Microsoft SQL Server 2012 uses services
to provide the underlying functionality that enables you to access SQL Server.
A service is a process or function that runs autonomously in the background under Windows 10 or Windows Server 2016.
A service must start with a user name and password (known as a security context
) to function.
The user name and password that you specify must correspond to a person who has access to the resources used by the service.
The following four services are available in Microsoft SQL Server 2012:
- MSDTC:Used to manage distributed transactions.
(You will learn more about distributed transactions in the third course in this series.)
- MSSQLServer:Enables SQL Server 2012 to function. If the MSSQLServer service is not running, SQL Server 2012 will not respond to queries and requests.
- SQLServerAgent:Handles all scheduling within SQL Server 2012. (You will learn more about scheduling later in this course.)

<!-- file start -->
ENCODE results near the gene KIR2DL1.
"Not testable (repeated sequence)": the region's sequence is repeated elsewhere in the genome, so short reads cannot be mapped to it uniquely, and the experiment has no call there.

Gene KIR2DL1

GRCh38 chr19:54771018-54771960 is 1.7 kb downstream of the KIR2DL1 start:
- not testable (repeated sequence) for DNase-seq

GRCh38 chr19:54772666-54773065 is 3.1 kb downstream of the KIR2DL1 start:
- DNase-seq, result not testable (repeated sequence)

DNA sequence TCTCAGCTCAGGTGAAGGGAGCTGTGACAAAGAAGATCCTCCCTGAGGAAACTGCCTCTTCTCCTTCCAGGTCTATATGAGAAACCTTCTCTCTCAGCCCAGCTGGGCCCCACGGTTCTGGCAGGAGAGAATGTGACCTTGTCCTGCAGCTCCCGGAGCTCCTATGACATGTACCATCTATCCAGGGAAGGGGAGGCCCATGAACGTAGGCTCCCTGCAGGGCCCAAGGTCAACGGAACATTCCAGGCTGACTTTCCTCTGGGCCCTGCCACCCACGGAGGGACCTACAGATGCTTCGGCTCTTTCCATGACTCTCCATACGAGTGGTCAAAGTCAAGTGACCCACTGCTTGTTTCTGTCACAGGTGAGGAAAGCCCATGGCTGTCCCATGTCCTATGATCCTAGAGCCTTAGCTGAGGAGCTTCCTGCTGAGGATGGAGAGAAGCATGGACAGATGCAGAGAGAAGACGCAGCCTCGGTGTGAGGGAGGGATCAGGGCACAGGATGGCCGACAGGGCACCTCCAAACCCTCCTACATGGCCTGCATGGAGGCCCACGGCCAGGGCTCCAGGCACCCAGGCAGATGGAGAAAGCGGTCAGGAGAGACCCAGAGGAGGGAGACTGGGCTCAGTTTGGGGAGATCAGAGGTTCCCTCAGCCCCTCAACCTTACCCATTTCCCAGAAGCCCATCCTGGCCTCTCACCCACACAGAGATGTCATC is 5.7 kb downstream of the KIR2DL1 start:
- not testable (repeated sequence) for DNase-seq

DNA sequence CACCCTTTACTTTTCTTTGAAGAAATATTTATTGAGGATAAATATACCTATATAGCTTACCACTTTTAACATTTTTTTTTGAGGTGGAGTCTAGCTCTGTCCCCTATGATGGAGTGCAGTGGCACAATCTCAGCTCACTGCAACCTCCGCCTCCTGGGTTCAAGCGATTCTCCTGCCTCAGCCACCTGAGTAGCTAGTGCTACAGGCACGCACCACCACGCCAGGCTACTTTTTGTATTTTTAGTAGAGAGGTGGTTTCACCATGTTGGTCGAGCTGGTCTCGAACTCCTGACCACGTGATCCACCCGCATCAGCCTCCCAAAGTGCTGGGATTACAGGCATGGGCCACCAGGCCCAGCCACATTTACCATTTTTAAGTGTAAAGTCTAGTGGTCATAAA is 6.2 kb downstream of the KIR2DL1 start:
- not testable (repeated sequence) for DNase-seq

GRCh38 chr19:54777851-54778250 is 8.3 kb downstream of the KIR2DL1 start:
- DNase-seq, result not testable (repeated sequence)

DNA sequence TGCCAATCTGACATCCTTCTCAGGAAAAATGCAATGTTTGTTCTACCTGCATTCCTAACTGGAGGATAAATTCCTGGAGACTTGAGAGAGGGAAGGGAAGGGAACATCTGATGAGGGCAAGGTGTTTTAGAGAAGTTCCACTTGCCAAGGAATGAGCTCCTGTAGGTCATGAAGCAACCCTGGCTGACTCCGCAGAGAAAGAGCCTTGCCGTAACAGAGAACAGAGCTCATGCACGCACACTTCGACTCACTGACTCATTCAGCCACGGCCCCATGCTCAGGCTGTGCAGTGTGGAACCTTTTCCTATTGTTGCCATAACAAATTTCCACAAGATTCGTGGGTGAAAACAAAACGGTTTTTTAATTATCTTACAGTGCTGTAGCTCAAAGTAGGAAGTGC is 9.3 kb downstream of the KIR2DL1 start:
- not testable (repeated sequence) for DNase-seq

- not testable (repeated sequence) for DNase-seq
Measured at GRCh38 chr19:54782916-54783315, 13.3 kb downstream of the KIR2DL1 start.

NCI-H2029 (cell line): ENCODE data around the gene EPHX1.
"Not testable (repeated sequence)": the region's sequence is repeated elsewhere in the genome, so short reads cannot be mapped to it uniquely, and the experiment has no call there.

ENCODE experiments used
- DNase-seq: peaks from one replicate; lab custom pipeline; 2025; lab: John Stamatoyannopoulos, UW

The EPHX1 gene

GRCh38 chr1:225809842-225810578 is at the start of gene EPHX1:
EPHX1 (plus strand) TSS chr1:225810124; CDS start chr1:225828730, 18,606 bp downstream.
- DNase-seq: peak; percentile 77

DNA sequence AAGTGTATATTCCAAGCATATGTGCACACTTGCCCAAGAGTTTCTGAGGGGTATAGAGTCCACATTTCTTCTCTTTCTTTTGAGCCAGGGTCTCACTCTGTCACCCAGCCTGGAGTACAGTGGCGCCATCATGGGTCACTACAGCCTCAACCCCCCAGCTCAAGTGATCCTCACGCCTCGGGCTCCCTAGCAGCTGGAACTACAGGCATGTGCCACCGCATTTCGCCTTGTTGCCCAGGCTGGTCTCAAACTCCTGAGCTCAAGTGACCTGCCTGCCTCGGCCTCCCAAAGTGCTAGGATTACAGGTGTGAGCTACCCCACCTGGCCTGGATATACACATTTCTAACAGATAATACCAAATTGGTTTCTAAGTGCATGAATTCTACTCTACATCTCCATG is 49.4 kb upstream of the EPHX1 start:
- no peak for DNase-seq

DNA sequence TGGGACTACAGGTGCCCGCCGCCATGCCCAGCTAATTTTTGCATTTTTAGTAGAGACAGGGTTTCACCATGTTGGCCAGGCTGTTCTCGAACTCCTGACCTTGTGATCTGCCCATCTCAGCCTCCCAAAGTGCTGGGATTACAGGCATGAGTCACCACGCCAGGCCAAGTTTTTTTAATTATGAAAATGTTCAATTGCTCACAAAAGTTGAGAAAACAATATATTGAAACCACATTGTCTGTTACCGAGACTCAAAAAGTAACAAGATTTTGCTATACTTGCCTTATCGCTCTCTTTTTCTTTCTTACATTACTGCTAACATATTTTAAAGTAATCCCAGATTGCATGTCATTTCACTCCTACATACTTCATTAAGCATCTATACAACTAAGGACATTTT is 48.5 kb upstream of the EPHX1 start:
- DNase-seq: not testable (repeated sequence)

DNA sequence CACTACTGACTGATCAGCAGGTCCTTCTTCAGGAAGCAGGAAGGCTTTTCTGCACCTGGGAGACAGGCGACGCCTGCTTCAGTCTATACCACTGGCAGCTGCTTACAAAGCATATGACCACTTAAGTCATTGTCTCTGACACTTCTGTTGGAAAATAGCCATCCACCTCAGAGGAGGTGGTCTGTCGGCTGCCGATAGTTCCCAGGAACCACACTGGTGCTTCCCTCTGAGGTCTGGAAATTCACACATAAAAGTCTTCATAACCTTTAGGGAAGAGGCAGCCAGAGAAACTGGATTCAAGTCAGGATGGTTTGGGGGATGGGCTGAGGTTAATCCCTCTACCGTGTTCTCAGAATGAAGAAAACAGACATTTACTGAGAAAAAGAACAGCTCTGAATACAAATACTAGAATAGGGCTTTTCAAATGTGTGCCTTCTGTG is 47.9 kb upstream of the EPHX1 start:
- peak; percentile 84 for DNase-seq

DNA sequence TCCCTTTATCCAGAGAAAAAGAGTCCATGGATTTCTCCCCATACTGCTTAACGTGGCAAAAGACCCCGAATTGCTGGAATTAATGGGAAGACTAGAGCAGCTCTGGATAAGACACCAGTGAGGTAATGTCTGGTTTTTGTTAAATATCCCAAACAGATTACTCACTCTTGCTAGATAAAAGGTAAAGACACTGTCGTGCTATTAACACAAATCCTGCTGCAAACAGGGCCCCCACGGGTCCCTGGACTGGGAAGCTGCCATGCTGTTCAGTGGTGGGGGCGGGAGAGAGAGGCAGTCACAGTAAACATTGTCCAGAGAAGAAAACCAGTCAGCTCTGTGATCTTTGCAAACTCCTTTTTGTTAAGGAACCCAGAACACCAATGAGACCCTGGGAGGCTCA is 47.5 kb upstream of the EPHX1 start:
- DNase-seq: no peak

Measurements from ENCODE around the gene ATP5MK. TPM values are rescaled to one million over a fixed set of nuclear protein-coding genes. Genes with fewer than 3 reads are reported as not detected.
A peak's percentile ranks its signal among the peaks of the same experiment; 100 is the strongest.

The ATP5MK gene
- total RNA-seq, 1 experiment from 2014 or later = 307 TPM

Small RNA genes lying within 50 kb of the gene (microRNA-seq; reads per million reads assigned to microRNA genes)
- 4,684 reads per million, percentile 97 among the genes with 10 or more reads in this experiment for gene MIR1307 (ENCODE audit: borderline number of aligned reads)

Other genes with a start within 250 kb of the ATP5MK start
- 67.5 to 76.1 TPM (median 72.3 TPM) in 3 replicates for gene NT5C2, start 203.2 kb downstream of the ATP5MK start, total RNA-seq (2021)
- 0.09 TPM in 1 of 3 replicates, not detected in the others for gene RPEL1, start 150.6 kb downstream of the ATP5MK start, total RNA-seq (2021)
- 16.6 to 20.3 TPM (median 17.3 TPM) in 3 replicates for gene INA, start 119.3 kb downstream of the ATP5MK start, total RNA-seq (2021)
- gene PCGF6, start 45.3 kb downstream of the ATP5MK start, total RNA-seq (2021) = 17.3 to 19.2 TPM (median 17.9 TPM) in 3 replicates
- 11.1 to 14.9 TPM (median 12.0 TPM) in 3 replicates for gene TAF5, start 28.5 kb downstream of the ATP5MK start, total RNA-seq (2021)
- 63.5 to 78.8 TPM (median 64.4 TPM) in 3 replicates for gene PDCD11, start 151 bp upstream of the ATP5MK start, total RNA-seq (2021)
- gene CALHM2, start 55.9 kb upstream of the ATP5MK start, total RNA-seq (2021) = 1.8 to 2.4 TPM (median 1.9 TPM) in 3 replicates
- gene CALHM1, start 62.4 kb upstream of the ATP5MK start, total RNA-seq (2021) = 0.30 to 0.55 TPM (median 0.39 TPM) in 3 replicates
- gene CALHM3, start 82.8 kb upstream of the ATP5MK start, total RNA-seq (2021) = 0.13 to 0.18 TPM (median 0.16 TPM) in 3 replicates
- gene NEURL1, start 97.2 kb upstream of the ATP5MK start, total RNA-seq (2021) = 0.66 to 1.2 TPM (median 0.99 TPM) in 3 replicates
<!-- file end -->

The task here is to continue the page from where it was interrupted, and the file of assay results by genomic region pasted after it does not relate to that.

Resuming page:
- Microsoft Search:Search engine service for use with full-text searches. This service is only available if you have chosen to install the full-text search when you initially installed SQL Server 2012.
Each of these four services can be in one of three states:
- Running:Fully operational and able to provide the functionality designed for the service.
- Paused:Allows existing users to complete tasks, but does not allow any new connections.
- Stopped:Does not perform any of the functionality designed for the service.
The following applet illustrates the four services in the Running state under Windows NT. Click the forward and back arrows to flip through the images. (Note: If all you see is a gray box, click Non-Java version to see the images in sequence on a new page.)